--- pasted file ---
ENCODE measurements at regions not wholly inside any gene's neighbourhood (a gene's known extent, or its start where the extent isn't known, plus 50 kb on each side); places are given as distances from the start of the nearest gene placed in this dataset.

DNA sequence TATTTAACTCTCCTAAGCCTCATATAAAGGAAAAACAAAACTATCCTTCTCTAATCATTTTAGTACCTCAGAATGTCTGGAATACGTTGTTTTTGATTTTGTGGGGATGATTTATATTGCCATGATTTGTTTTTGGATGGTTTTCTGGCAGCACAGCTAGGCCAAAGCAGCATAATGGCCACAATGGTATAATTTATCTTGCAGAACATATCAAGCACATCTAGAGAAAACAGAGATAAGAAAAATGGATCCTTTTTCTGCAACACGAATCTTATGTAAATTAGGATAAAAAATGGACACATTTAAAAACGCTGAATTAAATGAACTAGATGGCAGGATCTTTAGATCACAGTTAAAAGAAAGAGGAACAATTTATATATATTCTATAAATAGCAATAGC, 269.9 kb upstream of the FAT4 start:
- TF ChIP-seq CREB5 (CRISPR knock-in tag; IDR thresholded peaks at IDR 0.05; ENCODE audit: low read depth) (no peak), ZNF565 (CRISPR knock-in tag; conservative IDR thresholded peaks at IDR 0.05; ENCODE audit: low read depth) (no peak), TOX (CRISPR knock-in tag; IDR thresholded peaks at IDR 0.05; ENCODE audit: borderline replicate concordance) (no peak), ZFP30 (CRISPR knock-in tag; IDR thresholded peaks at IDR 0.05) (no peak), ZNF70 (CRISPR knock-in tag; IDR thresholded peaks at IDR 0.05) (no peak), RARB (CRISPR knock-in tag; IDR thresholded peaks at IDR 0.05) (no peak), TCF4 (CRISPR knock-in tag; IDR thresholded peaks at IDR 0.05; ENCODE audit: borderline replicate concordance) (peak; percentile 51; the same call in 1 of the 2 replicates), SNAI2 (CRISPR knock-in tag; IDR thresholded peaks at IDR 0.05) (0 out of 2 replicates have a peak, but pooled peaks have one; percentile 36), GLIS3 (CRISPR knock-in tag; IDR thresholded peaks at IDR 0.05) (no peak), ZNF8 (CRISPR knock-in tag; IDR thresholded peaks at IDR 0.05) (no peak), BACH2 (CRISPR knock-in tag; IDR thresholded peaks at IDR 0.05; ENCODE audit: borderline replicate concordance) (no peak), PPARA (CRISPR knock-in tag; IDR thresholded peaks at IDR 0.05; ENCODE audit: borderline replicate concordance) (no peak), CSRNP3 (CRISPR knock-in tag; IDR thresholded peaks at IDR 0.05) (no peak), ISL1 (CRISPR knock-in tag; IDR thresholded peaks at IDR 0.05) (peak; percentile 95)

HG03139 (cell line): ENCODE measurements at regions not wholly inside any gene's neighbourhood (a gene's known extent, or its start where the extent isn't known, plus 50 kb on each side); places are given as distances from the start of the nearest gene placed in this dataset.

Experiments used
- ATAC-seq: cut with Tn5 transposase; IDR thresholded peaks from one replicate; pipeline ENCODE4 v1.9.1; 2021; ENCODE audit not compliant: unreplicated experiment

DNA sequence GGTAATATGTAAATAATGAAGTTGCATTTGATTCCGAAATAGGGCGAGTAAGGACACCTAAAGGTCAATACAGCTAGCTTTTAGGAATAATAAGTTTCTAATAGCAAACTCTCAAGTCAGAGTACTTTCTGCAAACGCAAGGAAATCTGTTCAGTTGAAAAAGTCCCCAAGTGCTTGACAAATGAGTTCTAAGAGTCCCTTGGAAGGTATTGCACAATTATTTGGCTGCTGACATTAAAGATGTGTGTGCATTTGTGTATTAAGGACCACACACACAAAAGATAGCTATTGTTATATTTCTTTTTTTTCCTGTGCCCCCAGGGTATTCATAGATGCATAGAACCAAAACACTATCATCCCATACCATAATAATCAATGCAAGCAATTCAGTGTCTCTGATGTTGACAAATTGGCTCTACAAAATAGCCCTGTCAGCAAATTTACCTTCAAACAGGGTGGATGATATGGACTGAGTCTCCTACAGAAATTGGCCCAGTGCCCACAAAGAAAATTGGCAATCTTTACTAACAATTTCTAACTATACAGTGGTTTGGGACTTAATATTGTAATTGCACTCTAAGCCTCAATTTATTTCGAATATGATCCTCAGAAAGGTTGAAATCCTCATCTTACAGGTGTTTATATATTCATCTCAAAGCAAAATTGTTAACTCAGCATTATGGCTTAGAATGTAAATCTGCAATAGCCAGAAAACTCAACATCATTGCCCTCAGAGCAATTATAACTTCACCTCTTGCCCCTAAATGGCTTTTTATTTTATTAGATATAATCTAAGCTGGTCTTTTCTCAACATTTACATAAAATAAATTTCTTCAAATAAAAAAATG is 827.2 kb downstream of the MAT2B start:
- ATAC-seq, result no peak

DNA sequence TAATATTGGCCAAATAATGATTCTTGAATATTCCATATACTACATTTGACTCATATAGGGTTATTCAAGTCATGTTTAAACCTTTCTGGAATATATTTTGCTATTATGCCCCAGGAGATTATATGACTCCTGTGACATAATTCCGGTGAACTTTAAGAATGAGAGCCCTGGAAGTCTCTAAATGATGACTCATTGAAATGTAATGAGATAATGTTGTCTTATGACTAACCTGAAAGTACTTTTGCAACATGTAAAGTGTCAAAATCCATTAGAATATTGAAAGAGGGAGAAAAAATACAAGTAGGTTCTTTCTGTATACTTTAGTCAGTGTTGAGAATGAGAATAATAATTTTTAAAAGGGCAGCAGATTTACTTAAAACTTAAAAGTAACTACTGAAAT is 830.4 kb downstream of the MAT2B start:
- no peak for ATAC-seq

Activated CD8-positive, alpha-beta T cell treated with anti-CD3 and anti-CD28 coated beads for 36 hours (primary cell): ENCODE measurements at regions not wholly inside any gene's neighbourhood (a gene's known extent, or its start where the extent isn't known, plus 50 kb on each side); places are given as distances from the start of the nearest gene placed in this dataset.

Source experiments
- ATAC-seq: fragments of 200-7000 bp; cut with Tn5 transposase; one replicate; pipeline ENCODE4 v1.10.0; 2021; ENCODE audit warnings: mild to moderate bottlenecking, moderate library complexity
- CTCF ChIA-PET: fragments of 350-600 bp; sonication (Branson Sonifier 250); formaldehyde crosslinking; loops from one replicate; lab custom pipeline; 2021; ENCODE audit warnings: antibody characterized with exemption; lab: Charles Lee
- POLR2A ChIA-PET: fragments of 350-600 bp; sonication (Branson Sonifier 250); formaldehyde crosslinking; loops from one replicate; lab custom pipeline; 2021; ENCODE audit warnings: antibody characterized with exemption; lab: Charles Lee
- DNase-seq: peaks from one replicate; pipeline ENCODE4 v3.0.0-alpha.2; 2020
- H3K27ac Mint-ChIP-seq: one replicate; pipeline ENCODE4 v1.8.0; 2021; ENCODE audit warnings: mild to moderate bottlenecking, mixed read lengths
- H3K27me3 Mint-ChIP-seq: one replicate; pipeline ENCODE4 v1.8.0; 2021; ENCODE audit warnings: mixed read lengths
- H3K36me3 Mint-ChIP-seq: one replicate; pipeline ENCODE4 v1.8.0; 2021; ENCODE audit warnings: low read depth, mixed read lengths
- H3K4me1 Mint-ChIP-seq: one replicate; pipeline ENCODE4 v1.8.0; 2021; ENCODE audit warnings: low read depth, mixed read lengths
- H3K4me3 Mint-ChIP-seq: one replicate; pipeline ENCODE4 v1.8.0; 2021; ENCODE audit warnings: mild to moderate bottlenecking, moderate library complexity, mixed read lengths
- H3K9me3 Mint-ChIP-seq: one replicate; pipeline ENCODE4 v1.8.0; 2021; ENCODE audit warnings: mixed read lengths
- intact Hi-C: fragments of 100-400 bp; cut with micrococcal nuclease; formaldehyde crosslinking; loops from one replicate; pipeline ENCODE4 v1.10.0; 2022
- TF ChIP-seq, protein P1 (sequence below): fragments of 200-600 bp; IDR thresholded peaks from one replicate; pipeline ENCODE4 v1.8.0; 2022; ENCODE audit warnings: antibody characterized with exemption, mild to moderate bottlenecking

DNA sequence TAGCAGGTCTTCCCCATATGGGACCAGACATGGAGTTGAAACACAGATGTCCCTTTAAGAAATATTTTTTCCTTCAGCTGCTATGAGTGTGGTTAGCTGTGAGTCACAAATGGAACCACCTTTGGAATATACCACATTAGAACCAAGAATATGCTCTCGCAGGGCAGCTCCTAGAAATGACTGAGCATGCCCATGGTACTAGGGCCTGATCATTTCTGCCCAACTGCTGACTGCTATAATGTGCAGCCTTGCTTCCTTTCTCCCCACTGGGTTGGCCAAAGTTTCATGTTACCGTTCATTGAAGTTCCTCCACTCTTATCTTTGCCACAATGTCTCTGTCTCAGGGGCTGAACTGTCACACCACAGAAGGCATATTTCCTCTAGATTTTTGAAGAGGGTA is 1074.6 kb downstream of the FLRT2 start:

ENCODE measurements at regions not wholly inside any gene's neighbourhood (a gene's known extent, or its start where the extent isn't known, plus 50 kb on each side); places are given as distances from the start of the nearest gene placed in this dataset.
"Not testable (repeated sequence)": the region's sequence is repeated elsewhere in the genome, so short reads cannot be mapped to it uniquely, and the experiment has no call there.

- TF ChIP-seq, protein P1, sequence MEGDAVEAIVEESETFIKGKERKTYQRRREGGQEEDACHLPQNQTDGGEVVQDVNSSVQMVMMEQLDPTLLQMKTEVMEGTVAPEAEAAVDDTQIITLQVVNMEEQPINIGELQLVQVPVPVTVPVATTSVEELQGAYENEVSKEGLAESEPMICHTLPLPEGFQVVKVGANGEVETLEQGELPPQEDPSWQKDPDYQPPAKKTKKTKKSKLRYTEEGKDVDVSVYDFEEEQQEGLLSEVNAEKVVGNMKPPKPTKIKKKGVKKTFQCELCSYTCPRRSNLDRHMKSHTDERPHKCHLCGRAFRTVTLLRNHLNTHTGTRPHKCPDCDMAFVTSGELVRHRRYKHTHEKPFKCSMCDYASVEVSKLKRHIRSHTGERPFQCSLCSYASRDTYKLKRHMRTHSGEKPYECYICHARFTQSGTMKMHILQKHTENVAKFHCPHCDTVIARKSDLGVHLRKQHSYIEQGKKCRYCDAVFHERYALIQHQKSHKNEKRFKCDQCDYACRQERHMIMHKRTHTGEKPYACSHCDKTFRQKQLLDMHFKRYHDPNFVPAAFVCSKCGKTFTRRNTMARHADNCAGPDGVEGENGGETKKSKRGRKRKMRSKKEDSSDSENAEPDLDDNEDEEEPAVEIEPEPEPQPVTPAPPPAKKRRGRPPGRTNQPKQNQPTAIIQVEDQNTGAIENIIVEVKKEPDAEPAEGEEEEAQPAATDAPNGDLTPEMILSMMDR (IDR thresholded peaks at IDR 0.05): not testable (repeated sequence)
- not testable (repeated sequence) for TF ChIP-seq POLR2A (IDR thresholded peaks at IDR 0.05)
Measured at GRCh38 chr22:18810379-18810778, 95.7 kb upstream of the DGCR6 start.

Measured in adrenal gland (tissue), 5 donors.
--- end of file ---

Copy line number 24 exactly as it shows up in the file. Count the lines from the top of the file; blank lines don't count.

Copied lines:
- TF ChIP-seq, protein P1 (sequence below): fragments of 200-600 bp; IDR thresholded peaks from one replicate; pipeline ENCODE4 v1.8.0; 2022; ENCODE audit warnings: antibody characterized with exemption, mild to moderate bottlenecking